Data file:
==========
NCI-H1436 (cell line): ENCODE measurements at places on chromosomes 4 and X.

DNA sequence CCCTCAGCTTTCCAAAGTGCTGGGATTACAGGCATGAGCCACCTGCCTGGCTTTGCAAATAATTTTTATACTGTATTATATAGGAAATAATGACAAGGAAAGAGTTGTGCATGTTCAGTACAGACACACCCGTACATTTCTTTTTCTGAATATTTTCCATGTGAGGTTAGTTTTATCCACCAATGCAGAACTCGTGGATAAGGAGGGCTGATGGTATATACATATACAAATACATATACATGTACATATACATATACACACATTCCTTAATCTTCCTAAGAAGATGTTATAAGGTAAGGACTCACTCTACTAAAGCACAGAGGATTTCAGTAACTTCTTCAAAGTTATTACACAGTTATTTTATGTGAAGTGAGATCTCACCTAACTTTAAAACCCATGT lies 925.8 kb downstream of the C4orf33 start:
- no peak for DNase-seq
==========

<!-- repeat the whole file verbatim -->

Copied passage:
NCI-H1436 (cell line): ENCODE measurements at places on chromosomes 4 and X.

DNA sequence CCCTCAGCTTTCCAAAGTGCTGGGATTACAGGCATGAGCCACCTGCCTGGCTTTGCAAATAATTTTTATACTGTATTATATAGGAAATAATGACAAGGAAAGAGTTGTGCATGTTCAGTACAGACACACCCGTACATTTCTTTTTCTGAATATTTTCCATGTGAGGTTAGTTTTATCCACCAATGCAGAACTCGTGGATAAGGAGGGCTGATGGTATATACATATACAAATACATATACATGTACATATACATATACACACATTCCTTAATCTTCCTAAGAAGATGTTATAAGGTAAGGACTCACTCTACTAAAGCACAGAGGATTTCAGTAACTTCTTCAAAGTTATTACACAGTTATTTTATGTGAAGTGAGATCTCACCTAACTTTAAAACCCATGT lies 925.8 kb downstream of the C4orf33 start:
- no peak for DNase-seq